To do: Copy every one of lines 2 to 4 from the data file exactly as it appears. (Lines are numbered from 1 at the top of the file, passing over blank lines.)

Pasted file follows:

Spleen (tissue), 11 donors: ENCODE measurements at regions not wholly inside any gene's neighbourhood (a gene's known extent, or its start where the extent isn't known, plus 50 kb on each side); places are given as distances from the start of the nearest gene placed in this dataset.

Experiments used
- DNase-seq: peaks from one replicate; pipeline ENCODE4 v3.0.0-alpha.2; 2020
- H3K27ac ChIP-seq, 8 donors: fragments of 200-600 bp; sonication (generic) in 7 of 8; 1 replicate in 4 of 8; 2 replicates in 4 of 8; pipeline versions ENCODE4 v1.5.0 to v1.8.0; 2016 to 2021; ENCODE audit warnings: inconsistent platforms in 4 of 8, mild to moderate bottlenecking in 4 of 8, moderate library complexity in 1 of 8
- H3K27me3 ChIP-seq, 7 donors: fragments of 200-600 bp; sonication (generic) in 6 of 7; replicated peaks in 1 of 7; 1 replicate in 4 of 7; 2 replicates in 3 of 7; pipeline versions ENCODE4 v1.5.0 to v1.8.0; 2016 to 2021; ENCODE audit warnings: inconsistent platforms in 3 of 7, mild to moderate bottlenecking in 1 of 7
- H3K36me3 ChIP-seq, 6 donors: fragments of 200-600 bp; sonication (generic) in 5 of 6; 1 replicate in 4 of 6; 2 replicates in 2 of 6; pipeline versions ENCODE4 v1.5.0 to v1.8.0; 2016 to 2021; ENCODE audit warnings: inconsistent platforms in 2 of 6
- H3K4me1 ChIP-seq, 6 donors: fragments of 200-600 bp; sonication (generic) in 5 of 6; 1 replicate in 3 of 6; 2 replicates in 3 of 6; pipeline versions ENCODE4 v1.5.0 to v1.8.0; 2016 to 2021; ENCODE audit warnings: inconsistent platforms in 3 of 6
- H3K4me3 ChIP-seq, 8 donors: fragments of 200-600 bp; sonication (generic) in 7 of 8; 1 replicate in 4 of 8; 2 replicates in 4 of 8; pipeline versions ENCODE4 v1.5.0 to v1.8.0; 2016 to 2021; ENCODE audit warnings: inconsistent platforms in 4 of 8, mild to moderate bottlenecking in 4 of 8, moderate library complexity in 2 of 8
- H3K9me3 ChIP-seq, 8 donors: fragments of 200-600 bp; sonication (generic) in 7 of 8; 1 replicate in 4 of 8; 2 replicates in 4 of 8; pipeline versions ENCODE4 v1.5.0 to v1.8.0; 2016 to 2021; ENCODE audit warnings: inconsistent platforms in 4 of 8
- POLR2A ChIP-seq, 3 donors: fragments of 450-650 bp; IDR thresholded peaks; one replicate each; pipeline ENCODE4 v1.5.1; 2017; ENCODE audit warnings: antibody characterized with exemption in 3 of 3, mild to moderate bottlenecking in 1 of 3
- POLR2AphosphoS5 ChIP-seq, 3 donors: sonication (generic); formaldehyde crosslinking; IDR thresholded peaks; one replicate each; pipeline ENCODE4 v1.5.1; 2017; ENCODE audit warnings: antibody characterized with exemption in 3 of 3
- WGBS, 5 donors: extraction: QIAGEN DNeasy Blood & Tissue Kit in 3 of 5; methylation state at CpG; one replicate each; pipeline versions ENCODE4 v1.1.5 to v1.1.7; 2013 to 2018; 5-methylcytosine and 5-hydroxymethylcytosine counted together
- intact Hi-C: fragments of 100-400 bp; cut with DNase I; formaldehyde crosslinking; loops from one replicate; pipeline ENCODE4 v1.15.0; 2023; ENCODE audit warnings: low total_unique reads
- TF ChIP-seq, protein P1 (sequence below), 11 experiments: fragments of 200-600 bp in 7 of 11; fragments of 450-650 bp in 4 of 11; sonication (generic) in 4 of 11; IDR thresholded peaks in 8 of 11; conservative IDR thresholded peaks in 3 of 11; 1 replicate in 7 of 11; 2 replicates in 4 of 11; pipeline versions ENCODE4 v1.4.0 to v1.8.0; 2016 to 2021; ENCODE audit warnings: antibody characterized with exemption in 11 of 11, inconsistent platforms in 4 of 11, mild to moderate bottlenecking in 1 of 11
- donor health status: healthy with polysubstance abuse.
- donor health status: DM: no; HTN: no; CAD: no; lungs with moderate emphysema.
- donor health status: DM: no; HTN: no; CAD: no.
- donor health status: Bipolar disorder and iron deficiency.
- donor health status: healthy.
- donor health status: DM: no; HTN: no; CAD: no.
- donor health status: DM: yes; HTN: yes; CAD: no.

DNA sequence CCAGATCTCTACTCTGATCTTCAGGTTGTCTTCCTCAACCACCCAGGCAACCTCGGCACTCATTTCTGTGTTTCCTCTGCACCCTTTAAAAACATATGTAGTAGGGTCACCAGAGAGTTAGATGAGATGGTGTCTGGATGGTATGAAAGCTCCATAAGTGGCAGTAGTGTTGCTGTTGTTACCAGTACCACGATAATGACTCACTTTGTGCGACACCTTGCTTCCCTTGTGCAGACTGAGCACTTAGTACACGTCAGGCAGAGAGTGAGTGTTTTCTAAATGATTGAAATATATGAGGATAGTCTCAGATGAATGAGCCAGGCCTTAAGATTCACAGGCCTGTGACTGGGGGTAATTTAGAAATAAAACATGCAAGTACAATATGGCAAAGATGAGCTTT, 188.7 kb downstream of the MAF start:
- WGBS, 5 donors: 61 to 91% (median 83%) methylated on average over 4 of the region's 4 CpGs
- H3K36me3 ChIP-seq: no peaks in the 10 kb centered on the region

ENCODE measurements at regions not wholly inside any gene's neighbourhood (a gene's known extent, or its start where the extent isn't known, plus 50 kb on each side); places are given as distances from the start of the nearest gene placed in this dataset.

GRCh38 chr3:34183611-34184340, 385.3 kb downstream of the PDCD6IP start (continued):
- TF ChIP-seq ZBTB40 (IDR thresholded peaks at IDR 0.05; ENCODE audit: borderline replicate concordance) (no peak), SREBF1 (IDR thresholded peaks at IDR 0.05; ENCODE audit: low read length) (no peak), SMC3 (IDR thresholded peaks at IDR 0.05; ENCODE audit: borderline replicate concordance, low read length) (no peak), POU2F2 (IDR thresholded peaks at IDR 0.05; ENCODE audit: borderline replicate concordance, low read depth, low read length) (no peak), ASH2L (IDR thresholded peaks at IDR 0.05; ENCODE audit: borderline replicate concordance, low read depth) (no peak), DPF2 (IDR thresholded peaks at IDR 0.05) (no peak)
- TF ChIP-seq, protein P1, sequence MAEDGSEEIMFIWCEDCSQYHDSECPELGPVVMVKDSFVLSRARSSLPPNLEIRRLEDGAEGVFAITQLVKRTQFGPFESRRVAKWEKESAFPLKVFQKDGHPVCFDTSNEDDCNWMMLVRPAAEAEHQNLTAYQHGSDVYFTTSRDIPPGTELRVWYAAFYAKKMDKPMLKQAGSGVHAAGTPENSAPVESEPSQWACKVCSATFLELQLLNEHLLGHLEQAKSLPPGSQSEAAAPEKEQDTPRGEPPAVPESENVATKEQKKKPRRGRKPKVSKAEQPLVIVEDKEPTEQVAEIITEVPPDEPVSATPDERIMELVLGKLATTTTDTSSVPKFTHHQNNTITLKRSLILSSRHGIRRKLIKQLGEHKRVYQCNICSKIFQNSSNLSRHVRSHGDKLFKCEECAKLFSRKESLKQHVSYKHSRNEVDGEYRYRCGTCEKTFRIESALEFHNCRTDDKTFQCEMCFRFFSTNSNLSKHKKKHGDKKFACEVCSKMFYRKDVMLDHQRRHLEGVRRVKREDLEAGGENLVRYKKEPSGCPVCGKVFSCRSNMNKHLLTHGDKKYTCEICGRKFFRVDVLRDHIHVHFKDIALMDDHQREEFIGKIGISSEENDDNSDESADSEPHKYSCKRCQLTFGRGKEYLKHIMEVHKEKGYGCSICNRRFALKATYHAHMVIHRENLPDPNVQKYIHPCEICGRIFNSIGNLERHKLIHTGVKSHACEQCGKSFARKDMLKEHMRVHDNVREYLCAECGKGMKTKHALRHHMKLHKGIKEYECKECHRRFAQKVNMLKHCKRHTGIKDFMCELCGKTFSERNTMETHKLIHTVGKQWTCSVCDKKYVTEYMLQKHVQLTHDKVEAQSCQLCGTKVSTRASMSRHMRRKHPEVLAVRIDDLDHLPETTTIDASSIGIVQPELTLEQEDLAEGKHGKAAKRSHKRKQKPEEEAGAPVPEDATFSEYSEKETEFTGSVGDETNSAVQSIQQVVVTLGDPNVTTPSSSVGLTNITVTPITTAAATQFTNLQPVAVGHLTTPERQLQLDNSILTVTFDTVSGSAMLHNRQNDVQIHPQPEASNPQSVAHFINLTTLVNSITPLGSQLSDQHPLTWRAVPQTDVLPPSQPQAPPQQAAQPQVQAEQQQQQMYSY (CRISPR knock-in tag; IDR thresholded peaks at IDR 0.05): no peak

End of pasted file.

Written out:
Experiments used
- DNase-seq: peaks from one replicate; pipeline ENCODE4 v3.0.0-alpha.2; 2020
- H3K27ac ChIP-seq, 8 donors: fragments of 200-600 bp; sonication (generic) in 7 of 8; 1 replicate in 4 of 8; 2 replicates in 4 of 8; pipeline versions ENCODE4 v1.5.0 to v1.8.0; 2016 to 2021; ENCODE audit warnings: inconsistent platforms in 4 of 8, mild to moderate bottlenecking in 4 of 8, moderate library complexity in 1 of 8